More hoteliers opt for self-service check-in
10 NOVEMBER 2014 8:30 AM
Self-service check-in will be the new standard, hoteliers said, as more guests want control over their check-in experiences.
GLOBAL REPORT—Some hoteliers are circumventing the traditional check-in experience at the front desk to give guests more control and a better first impression.
Brands such as CitizenM Hotels, for example, have done away with the front desk altogether, opting instead for self-service kiosks in their lobbies. HTL Hotels, meanwhile, has been implementing mobile check-in processes with pre-paid bookings. The changes run the gamut, but it’s all a push to give guests control, sources said.
“They do everything themselves,” including pumping their own gas and scanning items and processing payment at retail outlets, said Eric Jacobs, chief development officer of North America for Marriott International, during a panel at last month’s Lodging Conference.
Millennials are driving much of this do-it-yourself mentality, he added. “Going in and checking in, they feel like they can handle this on their own.”
“They don’t want to stand in line; they don’t want to meet someone else. They just want to get in and out,” CitizenM COO Michael Levie said during this year’s HotelsWorld Australia New Zealand.
The Amsterdam-based company opened its first property seven years ago at the city’s Schiphol International Airport. It has six properties under construction (three in London, two in Paris and one in New York City), all of which will have self-service check-in kiosks. The average check-in, including payment, takes fewer than two minutes. The average check-out is 30 seconds.
CitizenM “ambassadors” are on hand to welcome guests and provide technical support, Levie said.
Stockholm-based HTL Hotels executives have taken a similar approach, replacing the front desk (and traditional hotel lobby) with a more accessible check-in station in a lounge-like setting, said Commercial Manager Gül Heper. As with CitizenM, hosts equipped with tablets readily offer assistance if needed.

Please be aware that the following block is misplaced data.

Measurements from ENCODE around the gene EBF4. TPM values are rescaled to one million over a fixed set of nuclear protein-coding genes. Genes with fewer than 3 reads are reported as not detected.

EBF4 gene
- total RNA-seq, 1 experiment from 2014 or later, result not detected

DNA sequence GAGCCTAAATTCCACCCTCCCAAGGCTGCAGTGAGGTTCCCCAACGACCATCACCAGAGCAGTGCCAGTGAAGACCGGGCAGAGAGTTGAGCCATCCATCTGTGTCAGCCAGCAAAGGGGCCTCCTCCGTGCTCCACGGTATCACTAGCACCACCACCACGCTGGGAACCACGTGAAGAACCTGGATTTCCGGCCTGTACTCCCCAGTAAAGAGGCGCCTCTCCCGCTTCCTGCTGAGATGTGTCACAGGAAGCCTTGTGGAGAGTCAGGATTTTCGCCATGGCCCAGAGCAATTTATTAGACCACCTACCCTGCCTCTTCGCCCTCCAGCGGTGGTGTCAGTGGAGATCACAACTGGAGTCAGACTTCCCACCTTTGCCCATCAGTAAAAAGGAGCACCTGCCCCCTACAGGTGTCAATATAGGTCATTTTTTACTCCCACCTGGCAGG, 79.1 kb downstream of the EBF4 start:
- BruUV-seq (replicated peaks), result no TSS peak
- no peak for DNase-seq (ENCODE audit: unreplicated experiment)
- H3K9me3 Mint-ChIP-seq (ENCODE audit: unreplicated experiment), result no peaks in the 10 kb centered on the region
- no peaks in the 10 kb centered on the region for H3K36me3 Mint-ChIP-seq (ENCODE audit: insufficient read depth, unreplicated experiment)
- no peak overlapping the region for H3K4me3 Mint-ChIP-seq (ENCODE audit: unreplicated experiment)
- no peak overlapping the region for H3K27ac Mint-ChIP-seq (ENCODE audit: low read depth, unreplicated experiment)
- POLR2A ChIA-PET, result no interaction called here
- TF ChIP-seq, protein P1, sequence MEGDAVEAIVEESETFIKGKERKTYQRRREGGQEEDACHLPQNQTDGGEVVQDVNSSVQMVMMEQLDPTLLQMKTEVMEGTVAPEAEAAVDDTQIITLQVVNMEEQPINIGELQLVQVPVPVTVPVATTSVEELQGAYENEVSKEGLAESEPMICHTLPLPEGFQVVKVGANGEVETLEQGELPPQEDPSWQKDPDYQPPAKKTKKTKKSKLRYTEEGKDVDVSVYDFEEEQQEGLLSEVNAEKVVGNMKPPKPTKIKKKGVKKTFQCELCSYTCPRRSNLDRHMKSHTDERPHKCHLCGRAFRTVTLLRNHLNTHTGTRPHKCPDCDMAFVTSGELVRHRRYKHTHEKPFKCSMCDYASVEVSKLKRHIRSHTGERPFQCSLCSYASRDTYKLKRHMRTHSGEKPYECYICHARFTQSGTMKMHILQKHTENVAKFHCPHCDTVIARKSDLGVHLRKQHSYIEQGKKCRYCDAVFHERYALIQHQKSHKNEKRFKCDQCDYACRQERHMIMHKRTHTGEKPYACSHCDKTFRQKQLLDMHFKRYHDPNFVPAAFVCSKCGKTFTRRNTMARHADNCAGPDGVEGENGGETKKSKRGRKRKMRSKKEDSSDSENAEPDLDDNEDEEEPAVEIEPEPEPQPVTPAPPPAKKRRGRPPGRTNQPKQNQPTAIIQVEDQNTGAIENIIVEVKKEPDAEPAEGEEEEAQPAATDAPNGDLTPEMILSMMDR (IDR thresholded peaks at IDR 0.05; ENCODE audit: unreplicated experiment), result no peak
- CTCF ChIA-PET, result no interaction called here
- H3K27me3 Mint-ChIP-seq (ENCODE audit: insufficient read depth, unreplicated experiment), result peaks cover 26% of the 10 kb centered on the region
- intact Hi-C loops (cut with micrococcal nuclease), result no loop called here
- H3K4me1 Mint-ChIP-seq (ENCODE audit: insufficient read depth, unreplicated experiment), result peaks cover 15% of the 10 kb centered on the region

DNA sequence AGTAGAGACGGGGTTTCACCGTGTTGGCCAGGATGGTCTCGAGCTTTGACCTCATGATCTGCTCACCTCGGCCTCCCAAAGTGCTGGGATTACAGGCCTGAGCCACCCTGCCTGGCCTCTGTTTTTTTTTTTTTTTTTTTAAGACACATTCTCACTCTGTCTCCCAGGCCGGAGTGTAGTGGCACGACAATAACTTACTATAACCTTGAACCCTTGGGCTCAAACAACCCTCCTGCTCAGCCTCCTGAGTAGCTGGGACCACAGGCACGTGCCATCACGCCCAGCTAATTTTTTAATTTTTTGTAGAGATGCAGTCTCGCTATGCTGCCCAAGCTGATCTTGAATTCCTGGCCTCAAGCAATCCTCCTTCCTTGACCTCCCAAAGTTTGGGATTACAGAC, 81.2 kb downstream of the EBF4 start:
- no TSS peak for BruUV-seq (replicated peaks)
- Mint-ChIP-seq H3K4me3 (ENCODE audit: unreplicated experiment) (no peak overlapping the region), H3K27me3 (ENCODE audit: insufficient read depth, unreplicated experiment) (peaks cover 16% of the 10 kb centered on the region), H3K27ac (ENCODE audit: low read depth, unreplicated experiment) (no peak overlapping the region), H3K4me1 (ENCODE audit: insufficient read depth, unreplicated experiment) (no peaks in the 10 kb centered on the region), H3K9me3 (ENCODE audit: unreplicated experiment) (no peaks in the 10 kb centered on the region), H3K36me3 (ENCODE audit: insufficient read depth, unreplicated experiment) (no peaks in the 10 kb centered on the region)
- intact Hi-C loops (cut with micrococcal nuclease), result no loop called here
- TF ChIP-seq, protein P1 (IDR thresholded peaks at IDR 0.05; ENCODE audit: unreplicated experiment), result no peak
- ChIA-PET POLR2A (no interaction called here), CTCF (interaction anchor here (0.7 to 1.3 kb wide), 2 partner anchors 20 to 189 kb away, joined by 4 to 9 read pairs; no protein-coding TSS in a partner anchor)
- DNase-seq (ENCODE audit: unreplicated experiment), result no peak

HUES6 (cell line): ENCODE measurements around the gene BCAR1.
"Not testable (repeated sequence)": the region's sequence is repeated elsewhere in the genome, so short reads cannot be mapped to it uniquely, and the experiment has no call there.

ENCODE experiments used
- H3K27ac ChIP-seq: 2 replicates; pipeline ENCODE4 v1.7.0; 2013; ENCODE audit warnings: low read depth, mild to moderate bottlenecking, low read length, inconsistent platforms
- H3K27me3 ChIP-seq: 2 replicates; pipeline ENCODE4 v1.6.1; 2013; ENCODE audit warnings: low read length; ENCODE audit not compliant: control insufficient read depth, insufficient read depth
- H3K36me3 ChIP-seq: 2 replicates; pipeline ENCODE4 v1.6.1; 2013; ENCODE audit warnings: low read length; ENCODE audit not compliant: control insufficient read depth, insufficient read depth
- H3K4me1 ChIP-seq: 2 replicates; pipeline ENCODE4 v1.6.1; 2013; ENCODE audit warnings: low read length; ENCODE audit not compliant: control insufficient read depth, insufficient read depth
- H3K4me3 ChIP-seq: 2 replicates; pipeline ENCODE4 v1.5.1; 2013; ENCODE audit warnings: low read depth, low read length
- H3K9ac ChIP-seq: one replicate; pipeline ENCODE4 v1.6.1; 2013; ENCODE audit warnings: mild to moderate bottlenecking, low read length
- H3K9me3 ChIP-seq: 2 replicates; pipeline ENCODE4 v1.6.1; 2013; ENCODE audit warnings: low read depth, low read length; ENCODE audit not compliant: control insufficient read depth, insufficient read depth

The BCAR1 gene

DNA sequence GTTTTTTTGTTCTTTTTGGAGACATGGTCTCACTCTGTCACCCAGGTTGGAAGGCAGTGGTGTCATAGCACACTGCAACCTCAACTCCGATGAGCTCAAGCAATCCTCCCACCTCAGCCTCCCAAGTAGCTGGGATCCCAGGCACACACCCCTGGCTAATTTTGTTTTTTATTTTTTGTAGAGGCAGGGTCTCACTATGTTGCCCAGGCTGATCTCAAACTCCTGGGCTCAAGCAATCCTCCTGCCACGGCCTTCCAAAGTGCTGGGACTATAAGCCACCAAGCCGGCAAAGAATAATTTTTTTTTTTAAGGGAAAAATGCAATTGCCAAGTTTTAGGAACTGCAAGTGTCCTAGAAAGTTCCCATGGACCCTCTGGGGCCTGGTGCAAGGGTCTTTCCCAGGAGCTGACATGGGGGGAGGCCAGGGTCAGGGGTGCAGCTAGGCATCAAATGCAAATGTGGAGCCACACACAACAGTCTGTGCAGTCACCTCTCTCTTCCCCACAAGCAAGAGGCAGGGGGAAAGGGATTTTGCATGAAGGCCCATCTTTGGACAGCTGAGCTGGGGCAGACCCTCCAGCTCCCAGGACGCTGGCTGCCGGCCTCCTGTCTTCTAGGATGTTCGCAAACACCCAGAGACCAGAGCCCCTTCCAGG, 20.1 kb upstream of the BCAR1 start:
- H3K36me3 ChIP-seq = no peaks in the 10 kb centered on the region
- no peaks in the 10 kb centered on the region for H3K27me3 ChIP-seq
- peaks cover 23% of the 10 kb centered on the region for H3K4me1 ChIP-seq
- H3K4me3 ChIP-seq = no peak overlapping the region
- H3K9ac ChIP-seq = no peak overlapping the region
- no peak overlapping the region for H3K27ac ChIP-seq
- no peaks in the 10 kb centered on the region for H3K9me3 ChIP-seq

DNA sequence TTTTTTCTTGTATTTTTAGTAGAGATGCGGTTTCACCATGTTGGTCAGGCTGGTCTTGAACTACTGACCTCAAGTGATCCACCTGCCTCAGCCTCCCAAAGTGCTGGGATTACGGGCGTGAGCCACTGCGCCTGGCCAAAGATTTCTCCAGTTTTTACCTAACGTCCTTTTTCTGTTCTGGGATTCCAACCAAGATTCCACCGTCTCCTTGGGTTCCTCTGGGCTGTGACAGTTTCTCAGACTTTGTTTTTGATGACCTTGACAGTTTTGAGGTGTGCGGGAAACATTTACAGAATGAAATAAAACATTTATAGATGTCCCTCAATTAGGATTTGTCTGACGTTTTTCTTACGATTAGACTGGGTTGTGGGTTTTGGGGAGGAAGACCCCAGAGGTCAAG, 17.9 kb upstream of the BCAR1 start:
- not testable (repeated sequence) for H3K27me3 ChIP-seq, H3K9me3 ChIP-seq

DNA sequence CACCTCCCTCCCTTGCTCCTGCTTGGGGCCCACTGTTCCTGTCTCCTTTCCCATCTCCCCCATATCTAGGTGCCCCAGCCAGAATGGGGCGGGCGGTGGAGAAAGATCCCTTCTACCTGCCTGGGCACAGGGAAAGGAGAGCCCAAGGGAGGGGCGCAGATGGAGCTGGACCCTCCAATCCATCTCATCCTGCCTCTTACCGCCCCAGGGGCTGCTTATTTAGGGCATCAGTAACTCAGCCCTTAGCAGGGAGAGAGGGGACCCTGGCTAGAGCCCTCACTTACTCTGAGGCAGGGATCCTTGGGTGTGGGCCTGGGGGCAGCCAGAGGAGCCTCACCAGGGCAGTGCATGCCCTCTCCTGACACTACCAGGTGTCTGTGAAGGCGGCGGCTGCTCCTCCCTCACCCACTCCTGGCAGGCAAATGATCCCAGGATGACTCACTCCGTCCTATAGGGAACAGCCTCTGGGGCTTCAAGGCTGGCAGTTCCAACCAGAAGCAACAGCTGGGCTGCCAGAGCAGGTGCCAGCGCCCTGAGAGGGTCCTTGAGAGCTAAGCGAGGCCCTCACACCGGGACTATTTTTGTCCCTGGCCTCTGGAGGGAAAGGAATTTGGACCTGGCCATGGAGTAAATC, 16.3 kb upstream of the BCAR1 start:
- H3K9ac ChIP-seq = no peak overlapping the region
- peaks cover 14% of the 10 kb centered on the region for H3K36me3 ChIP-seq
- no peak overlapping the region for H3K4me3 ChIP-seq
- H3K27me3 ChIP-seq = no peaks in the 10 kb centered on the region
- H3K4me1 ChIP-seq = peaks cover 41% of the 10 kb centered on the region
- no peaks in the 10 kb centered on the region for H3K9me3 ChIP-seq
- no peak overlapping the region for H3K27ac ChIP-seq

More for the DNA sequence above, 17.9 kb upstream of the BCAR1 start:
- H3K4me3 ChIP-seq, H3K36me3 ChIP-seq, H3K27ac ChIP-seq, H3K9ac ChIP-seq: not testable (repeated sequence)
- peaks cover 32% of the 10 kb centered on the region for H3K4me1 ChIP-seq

“In the lounge, guests can opt to check- in by smartphone or simply collect their keys from a check-in station,” Heper added. Guests can bypass the check-in station entirely through a mobile app and keyless entry that emits a low-energy Bluetooth signal via smartphone to room key locks.
Several major chains also have begun implementing keyless entry via smartphone. Starwood Hotels & Resorts Worldwide on 5 November launched keyless entry at select Aloft, W and Element-branded properties for Starwood Preferred Guest members. The company will rollout SPG Keyless with plans for 30,000 doors in 150 hotels around the globe by early 2015.
Hilton Worldwide Holdings announced it will next year begin offering keyless entry for its Hilton HHonors members at U.S. properties of Hilton Hotels & Resorts, Waldorf Astoria Hotels & Resorts, Conrad Hotels & Resorts and Canopy by Hilton brands, according to a news release.
Self-service platforms and solutions such as keyless entry require less full-time employees manning traditional front desks, which can translate into significant cost savings, Jacobs said.
“There’s some labor tradeoffs that could create the value that folks are looking for,” he said. Since Marriott introduced self-service kiosks at certain properties, he said the hotels’ check-in experience satisfaction scores have gone up.
“Self check-in will be standard,” he said. “If we can do it in the airline business, we can do it in the hotel business.”
Marriott first implemented self-service kiosks as part of a pilot program in 2004.
Some luxury hotels are moving in the opposite direction, employing more associates to provide one-to-one personalized experience.
In each of Montage Hotels & Resorts’ five properties, for instance, guests are greeted by associates who walk them through the check-in process while escorting them directly to their rooms. During the process, guests receive an orientation of the hotel and its offerings, said Dan Howard, director of public relations at the 220-room Montage Deer Valley in Park City, Utah, which opened in 2012.
“The guest has been trained by self-service hotels to take the key and go. You see guests wandering around the hallways,” he said. “For (our company’s) culture, it wouldn’t be acceptable to send our guests with a suitcase down the hallway.”
The luxury resort boasts a staff of more than 700 members during the winter season, Howard said, adding the return is worth the investment.
“Our staffing model has always been based on the philosophy that guests paying rates at the top end of the luxury market deserve exceptional service, and that includes a high staff/guest ratio. The high guest return rate we can achieve and the ultimate spend of those guests allows the property to make the numbers it needs to make to support the staff number,” he explained.
The majority of Montage guests have complimentary things to say about the company’s signature check-in process. But there are instances where guests can find the practice “invasive,” he said. Those guests can choose not to be escorted, especially if they know the hotel well.